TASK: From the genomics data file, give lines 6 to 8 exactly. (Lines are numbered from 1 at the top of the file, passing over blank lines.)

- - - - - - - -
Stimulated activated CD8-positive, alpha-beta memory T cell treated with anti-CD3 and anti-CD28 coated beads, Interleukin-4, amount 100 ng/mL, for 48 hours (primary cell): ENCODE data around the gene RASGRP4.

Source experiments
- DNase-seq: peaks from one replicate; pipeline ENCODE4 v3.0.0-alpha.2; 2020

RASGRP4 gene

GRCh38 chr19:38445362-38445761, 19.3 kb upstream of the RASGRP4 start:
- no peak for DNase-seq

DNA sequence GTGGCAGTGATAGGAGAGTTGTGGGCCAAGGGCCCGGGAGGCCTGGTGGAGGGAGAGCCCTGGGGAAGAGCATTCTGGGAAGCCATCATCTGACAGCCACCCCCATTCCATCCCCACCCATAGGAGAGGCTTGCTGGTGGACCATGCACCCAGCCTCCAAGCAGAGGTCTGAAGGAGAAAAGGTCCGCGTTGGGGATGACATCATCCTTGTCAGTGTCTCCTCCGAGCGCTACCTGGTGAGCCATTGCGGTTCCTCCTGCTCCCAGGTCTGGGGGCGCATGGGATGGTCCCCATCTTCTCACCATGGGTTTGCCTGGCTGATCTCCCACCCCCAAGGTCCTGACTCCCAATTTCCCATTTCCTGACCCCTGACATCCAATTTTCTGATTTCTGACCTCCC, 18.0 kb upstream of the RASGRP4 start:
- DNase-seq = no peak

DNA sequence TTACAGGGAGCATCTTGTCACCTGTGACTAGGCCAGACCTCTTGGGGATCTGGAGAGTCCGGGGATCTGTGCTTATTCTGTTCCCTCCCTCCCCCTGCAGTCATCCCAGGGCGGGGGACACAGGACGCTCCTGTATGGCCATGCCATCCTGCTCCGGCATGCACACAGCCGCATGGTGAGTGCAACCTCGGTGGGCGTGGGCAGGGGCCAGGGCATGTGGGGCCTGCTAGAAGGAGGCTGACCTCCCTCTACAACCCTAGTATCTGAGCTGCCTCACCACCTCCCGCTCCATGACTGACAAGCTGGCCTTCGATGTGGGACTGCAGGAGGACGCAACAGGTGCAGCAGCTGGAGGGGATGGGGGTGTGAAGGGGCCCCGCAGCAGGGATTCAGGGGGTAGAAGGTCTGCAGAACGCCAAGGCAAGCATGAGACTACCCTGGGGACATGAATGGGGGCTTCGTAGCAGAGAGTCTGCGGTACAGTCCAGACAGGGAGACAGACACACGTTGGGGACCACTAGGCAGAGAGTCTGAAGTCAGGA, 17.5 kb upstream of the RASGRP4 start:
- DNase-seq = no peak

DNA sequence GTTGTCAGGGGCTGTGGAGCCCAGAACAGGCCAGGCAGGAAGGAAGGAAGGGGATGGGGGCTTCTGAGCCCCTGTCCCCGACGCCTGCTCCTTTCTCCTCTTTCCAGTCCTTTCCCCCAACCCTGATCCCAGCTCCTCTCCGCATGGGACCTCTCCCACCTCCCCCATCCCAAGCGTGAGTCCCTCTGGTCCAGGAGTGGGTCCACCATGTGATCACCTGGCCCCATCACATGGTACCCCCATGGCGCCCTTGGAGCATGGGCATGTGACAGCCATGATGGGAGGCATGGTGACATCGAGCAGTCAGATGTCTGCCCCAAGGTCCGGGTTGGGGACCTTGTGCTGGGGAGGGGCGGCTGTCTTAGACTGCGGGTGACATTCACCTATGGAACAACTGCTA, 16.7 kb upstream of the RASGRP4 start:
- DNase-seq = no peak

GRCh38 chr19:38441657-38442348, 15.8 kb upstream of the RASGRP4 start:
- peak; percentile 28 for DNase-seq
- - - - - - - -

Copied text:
- no peak for DNase-seq

DNA sequence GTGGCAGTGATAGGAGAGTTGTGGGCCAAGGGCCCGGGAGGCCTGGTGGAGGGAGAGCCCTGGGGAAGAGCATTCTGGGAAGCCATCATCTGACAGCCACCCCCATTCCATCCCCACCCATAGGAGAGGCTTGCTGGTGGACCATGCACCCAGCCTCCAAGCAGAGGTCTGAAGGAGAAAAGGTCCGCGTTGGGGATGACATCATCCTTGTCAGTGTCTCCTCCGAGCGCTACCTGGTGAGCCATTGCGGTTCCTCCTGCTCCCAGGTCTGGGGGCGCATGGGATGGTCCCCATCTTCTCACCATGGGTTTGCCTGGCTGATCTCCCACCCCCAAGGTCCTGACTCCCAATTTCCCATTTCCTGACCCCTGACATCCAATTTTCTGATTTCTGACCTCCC, 18.0 kb upstream of the RASGRP4 start:
- DNase-seq = no peak